Suicide(s) in Vegas is the story of two women; the successful, larger-than-life, Suze Orman-like author and self-help guru Lydia (Elinza Pretorius) and the ho-hum, average-Jane toll booth collector Jane (Amber Green).
Jane is struggling with the loneliness and isolation of being “invisible” while Lydia’s world is about to fall-apart as she is revealed to be a fraud in a plot line that mirrors the scandal of author James Frey whose memoir was chosen for Oprah’s Book Club then later revealed to be almost completely fabricated.
Continue reading Suicide(s) in Vegas (MW Productions) 2011 Toronto Fringe Review
The 2011 Dora Mavor Moore Awards were held last night at the St. Lawrence Centre for the Arts. The Doras are held annually by TAPA to honour excellence in Toronto’s performing arts industry.
I once had a conversation with a theatre producer who had produced shows in New York, L.A. and Chicago as well as Toronto in which he observed, “Toronto is unique in that it’s a city that’s large enough to have a theatre industry but still small enough to have a real theatre community.”
The Doras also provide an opportunity for that theatre community to come together to celebrate the achievements of the Toronto performing arts industry as a whole. In a time when government cutbacks are threatening to stifle the growth of Toronto’s thriving theatre scene, coming together to boldly celebrate their achievements and their collective passion for creating art is almost an act of defiance. Continue reading 32nd Annual Dora Mavor Moore Award Winners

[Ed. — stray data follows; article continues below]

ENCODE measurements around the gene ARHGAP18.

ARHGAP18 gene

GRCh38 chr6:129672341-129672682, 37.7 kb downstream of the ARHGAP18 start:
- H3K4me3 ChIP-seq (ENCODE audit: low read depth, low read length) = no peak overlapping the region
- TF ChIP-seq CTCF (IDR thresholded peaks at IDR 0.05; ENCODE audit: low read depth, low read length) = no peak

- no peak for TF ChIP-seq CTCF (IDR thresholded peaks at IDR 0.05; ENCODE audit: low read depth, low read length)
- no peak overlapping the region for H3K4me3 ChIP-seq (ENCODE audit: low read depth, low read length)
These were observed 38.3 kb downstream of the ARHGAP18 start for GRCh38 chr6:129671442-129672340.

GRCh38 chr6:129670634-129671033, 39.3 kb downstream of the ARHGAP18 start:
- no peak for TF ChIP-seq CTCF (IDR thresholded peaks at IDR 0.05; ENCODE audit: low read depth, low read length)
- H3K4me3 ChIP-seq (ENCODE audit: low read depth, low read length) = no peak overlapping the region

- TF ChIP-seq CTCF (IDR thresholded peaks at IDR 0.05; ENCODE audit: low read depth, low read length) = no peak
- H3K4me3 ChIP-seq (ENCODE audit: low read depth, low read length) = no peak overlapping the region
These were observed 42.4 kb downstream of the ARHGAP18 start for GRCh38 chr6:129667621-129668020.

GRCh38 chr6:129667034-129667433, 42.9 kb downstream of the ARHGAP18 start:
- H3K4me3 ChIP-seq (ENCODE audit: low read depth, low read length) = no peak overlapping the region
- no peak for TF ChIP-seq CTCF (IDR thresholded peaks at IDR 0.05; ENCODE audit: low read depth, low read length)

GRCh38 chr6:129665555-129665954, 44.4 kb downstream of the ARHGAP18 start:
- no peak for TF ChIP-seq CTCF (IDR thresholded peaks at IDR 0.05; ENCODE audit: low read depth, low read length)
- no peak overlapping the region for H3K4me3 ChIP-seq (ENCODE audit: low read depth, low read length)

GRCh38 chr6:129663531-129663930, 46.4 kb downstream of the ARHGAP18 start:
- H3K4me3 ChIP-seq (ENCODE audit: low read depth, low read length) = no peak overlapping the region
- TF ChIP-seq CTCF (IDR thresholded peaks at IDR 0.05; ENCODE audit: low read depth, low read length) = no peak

SummerWorks, Toronto’s Indie Theatre and Arts Festival, posted the following message on their blog today.
Heritage Canada has chosen not renew its partnership with SummerWorks for this year’s festival leading to a loss of 20% of the festival’s budget.
Mooney on Theatre strongly believes that SummerWorks provides an invaluable contribution to the development of the theatre and arts scenes in Toronto and nationally.
Please consider lending your support so SummerWorks can continue to do its important work in developing emerging theatre and arts in Canada.
Please click here to donate.
Continue reading Announcement: SummerWorks needs your help
Toronto’s Luminato Festival presents the world-premiere of a two-part epic staging of One Thousand and One Nights by director Tim Supple at The Joey and Toby Tanenbaum Opera Centre (Canadian Opera Company) through June 19.
I’ve been eagerly awaiting the Dash Arts production of One Thousand and One Nights commissioned by Luminato ever since it was announced last year. I was absolutely floored by director Tim Supple’s previous production at Luminato in 2008; the stunning, avant-garde re-imagining of Shakespeare’s A Midsummer Night’s Dream featuring an Indian/Sri Lankan cast performing in English, Hindi, Bengali, Sinhalese, Sanskrit and a host of other Indian dialects.
Supple’s production of Dream was so dynamic, vibrant, gorgeous, sexy and utterly breathtaking that I couldn’t wait to see what he’d come up with for his re-imagining of another classic story.
Continue reading Luminato 2011 Review: One Thousand and One Nights (Dash Arts and Luminato)